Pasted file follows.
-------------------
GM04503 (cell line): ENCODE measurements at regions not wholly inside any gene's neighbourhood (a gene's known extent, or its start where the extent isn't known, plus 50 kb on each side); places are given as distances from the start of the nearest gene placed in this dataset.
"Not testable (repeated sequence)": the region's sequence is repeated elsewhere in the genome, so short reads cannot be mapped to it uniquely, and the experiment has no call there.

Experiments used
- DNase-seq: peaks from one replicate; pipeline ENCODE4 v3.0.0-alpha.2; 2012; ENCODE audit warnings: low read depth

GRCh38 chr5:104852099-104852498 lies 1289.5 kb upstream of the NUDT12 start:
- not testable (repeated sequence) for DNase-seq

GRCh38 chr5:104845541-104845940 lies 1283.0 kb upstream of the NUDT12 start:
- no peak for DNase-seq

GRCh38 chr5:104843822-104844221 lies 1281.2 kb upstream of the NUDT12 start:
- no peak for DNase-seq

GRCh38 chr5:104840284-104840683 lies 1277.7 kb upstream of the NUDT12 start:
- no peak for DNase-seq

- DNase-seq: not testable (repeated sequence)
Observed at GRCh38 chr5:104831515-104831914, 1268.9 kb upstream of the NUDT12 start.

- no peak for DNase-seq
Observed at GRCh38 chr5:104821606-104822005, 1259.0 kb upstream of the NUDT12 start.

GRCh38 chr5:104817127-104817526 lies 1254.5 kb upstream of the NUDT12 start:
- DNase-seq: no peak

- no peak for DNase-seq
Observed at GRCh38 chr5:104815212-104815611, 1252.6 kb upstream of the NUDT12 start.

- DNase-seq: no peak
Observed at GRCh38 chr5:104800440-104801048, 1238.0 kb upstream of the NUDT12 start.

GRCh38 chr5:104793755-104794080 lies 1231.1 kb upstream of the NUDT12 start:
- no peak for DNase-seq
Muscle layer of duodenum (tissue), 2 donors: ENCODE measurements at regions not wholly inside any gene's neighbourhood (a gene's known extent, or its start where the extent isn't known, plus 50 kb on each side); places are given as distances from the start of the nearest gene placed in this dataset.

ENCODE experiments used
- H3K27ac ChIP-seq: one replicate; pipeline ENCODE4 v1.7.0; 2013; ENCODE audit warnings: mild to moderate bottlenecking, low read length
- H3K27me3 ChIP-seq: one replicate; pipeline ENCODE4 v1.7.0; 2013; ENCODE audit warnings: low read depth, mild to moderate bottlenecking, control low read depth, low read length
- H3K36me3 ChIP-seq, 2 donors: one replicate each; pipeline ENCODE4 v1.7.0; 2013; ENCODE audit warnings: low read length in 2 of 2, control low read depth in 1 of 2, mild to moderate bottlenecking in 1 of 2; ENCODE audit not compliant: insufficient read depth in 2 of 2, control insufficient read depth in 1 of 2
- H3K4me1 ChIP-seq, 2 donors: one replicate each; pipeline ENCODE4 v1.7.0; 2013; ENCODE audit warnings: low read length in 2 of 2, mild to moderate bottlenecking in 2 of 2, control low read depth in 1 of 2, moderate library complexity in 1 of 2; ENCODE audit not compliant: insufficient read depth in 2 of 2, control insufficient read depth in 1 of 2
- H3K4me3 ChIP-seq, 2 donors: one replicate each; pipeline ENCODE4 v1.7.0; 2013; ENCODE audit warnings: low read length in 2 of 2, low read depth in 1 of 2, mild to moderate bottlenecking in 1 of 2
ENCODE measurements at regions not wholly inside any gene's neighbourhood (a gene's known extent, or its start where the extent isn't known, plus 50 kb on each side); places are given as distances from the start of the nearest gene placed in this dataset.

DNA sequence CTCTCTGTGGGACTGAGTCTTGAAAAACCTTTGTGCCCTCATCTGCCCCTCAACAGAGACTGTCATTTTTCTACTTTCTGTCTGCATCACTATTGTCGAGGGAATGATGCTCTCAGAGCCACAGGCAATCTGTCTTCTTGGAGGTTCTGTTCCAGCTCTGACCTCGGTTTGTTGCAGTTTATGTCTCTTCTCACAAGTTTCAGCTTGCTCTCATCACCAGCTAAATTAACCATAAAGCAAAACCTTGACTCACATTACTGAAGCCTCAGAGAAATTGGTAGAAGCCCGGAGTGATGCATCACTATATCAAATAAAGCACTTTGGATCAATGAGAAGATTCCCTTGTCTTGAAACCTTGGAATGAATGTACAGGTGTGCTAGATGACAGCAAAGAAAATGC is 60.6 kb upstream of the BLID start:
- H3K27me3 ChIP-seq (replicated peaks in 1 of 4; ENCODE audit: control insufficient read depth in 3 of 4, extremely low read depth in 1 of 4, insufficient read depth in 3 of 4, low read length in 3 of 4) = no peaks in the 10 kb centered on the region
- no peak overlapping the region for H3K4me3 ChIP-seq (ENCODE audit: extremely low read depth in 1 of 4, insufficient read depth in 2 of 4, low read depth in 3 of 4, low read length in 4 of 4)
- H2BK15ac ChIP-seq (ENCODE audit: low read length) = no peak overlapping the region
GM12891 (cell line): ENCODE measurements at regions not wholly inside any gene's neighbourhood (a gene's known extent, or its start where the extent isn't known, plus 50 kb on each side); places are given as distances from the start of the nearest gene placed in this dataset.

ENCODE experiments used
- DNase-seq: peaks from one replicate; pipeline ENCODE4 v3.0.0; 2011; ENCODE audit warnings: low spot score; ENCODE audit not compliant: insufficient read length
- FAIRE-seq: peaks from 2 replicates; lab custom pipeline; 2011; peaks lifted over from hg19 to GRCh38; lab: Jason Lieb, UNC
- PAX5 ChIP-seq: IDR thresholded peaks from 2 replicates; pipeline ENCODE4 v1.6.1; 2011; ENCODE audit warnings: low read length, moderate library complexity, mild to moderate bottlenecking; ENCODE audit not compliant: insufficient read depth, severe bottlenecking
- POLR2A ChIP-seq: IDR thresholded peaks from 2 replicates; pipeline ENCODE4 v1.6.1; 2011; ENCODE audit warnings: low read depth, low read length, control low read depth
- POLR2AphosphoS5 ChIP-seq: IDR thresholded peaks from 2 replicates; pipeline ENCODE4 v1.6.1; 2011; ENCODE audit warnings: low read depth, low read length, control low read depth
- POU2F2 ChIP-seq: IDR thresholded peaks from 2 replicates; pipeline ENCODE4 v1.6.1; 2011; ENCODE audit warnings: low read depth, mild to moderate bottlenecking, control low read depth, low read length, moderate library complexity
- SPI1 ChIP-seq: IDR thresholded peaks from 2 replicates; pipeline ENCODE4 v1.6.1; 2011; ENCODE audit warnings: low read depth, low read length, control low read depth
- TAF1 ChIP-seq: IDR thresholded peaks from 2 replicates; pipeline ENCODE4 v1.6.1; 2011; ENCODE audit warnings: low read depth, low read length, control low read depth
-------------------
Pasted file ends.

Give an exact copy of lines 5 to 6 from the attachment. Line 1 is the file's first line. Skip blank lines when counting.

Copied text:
GRCh38 chr5:104852099-104852498 lies 1289.5 kb upstream of the NUDT12 start:
- not testable (repeated sequence) for DNase-seq